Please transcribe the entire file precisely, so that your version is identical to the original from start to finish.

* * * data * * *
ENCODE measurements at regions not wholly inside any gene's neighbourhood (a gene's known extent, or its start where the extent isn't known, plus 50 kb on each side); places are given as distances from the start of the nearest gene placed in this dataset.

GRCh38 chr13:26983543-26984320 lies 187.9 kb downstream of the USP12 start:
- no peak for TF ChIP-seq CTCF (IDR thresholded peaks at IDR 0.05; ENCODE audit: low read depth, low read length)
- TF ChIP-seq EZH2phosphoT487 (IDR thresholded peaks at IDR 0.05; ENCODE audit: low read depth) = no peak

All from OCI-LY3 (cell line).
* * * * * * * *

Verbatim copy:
ENCODE measurements at regions not wholly inside any gene's neighbourhood (a gene's known extent, or its start where the extent isn't known, plus 50 kb on each side); places are given as distances from the start of the nearest gene placed in this dataset.

GRCh38 chr13:26983543-26984320 lies 187.9 kb downstream of the USP12 start:
- no peak for TF ChIP-seq CTCF (IDR thresholded peaks at IDR 0.05; ENCODE audit: low read depth, low read length)
- TF ChIP-seq EZH2phosphoT487 (IDR thresholded peaks at IDR 0.05; ENCODE audit: low read depth) = no peak

All from OCI-LY3 (cell line).